so no, i'm absolutely not saying i think elective c/s is a great idea. however, i am saying that a first c/s is safer for a baby than a vaginal deliery, in terms of major morbidity and death. i know that's not a popular opinion on this website, which is probably why i usually stay out of these discussions!

and like i said before, i know what the research shows. there's only very scant, very flawed research that pits c/s against v-birth. like that worthless macdorman study. so, like i said, i have used VBAC as a proxy for vaginal birth vs. c/s. when you subtract the morbidity and mortality due to the c/s, i think you get a pretty good comparison of the two. and actually, there is a flaw with this method. i'd like to see how c/s affects mortality in the first year. more SIDS? more infections?

i also didn't mean to imply that experiences like your hemmorhage don't matter. i was trying to say that when i was looking at the data for myself, i decided that maternal mortality was the only parameter that i really cared about for myself. of course i would never want that for me or anyone, i didn't factor but the odds of it happening into my decision making, just because i didn't want to make myself crazy. i know c/s is more dangerous for mom.

baby, got to go!
post #30 of 105
Quote:
Originally Posted by majormajor View Post
sorry, i should be more specific! when i say safe, i'm thinking only of major morbidity or mortality.

Um, ok. I find that confusing, considering you first wrote:
Quote:
Originally Posted by majormajor View Post
a c/s (after 39-40 weeks) is probably the safest way for a baby to be born,
So "safest" means "safer than vaginal birth," correct?

If you say that CS is "safest way" (i.e. meaning "SAFER than vaginal birth") then why would you not include all risks? Even if the CS has only slightly higher risks, or risks that aren't life-threatening, such as transient breathing problems?

I don't understand why anyone would even bother to say, "IF you compare only death rates, CS is safest. (Yes, there are other risks to CS, but let us disregard those.)" Why? Why would you disregard all the other factors? What is the point of such a comparison?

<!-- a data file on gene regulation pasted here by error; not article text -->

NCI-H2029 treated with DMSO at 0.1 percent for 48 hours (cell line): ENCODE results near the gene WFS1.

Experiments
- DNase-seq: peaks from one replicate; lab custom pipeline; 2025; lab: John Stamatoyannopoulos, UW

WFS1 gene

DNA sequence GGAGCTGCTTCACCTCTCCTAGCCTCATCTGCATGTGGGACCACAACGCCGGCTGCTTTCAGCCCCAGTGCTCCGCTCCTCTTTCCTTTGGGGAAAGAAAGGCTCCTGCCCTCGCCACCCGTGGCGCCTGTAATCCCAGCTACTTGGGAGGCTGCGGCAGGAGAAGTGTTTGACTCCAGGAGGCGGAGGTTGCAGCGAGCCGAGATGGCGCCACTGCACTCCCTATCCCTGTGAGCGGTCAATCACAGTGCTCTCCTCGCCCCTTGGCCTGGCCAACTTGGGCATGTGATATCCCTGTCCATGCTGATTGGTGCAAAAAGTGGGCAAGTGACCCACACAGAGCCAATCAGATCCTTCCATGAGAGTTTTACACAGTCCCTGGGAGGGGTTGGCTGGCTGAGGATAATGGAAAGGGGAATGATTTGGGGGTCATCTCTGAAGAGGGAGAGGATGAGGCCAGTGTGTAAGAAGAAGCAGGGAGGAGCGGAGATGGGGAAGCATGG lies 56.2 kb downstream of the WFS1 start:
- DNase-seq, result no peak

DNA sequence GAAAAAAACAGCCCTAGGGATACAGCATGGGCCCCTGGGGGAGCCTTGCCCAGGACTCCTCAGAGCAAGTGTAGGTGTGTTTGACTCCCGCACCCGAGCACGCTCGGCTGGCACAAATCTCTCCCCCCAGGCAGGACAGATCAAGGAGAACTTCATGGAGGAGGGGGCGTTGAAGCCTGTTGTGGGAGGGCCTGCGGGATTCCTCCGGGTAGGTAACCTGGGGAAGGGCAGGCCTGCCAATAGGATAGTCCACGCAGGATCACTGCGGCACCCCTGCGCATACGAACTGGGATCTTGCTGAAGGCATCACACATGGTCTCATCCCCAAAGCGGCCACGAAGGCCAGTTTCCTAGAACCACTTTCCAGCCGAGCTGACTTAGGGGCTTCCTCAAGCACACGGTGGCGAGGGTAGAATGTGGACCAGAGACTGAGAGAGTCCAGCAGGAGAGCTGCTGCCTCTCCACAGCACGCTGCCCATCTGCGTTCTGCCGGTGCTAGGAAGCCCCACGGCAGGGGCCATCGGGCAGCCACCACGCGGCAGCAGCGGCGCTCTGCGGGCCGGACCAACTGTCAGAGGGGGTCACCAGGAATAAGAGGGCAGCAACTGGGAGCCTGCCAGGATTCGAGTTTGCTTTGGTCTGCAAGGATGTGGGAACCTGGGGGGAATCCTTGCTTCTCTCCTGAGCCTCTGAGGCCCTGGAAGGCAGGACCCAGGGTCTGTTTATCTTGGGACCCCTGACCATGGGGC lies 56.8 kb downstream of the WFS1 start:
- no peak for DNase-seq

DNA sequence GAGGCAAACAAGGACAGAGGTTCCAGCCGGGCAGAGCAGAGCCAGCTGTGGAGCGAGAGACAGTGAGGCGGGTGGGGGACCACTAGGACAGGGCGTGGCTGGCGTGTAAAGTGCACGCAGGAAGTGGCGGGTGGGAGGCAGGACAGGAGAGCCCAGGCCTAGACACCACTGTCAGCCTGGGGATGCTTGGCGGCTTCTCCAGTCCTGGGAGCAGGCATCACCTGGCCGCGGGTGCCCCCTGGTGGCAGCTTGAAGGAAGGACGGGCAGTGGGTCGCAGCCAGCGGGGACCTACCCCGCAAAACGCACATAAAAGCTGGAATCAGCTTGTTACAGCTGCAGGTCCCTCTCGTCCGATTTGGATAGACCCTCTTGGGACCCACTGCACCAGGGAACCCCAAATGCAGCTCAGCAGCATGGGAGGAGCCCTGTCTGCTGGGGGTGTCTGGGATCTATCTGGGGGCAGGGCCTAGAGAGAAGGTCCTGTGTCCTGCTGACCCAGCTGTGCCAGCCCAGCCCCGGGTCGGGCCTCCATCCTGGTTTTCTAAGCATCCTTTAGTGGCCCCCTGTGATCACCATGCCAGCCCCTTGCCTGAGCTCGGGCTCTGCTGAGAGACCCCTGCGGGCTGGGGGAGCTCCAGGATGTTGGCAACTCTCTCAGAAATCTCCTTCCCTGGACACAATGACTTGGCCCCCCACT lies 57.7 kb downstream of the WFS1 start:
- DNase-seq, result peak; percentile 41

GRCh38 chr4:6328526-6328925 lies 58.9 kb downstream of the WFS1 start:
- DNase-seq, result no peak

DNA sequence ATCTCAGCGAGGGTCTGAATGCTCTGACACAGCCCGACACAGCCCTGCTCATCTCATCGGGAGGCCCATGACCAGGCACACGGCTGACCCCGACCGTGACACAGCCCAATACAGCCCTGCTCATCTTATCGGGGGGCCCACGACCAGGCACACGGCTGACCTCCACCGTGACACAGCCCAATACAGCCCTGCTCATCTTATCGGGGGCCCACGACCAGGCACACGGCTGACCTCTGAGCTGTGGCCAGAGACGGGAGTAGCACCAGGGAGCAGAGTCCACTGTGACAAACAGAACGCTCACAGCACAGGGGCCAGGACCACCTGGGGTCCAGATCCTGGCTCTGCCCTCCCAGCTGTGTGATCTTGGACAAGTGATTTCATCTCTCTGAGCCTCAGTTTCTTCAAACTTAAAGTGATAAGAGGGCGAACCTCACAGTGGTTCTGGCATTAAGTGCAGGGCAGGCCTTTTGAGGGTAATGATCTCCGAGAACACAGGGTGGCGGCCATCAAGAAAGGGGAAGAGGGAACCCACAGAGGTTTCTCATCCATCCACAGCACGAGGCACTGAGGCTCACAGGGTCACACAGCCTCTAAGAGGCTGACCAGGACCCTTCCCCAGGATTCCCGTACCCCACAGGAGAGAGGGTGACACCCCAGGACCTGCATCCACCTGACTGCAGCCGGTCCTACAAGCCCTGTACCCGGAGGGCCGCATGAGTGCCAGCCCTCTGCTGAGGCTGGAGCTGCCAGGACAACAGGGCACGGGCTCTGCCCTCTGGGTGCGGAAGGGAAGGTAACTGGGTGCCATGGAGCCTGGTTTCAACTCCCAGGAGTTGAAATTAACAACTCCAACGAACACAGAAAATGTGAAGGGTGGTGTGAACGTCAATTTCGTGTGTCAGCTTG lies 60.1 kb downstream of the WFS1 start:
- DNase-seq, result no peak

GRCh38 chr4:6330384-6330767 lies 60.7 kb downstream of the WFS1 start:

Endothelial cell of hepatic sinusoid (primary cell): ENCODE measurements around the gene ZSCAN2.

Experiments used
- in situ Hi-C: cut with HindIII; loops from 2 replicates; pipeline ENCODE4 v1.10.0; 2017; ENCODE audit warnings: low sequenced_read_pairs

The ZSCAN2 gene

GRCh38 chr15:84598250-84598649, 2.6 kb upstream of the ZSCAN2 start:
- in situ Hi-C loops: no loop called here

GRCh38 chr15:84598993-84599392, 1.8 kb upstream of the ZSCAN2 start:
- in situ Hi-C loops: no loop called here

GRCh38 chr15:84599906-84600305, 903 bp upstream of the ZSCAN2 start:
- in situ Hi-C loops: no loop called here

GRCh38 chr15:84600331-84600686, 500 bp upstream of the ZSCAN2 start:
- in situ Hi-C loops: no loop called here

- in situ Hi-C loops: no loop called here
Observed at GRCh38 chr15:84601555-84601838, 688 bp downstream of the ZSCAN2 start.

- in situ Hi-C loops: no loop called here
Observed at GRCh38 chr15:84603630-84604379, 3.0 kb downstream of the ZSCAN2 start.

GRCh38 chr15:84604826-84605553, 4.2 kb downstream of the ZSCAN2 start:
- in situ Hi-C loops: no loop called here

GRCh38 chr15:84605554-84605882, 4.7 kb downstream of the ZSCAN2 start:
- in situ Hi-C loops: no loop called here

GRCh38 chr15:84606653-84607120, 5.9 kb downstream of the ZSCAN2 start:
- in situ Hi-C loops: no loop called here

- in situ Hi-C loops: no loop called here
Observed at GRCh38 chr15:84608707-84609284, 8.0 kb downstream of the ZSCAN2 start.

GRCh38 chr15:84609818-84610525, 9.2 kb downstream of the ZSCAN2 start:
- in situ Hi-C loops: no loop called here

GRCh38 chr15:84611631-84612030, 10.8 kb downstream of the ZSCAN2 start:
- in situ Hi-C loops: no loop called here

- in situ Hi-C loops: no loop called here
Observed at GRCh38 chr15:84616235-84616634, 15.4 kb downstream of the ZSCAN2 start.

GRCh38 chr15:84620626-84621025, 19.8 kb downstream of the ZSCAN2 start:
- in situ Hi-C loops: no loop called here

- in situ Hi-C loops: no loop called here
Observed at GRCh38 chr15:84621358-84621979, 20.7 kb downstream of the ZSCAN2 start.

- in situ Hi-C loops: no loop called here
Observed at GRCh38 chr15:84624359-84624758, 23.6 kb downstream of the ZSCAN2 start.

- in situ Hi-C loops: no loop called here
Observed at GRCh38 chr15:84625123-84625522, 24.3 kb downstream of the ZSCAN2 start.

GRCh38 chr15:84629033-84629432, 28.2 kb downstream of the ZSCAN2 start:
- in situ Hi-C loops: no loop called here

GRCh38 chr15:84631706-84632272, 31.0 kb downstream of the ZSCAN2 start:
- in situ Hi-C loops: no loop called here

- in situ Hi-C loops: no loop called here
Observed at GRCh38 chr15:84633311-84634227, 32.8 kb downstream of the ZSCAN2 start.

Quote:
i'm not a big believer in much of the published research... i think there are so many flaws, and a lot of the research just doesn't do a good job of answering the question it's trying to answer. it's not that i think science doesn't work, it's just that i'm not sure how i feel about epidemiology. i think it might truly suck, but i'm still working out my feelings on that.
You are absolutely correct that there are many lousy studies. Fortunately, there are some scientists out there who do know how to conduct good studies. If you read "Born in the USA" by Dr. Marsden Wagner, he talks extensively about bad research & why it is bad.

But finally, I think quantity is important. With large enough sample sizes and enough studies, the truth will emerge... like it or not.

Quote:
you can't do a randomized, double-blind, controlled trial on c/s vs. vaginal birth, so you have to do what you can with what you have.
Yes, the randomized double-blind study is the absolute ideal format for conducting research. Yes, one can't be done on CS vs. vaginal. (Actually... I'm fairly certain some docs have tried!! I'm pretty sure I read that in either the book "Pushed" or "Born in the USA" but they didn't get women interesting in participating.

Anyway, there are many things you can't do a randomized, double-blind study on. That doesn't mean the scientific community collectively throws their hands up in the air and says, "Humph, we just don't know." Yes, you're right you do the best with what you have. When you get large enough sample sizes so that you can match similar cases, you CAN get good data without the randomized double-blind.

Quote:
and anyway, there are few studies looking at just c/s mortality.....
IMO, VBAC vs. ERCS is a pretty good proxy for vaginal vs. c/s, cuz you can just subtract the mortality attributable to the previous c/s.
Again, I have to wonder why you'd even consider this. Frankly, I'm shocked. Can you imagine if you went to your dentist and he said, "You have gum disease. I want to give you a treatment that may have nasty side-effects. BUT, it won't kill you - your rate of dying from this medical treatment procedure is not any higher than if we didn't do the procedure. Sure, there are other harmful, negative, and painful side effects. But the mortality rate is not higher. So you are fine with that, Right?
post #31 of 105
Quote:
Originally Posted by majormajor View Post

so no, i'm absolutely not saying i think elective c/s is a great idea. however, i am saying that a first c/s is safer for a baby than a vaginal deliery, in terms of major morbidity and death.
I am still as to how you came to this conclusion. Your method of reasoning on this topic is making absolutely no sense to me.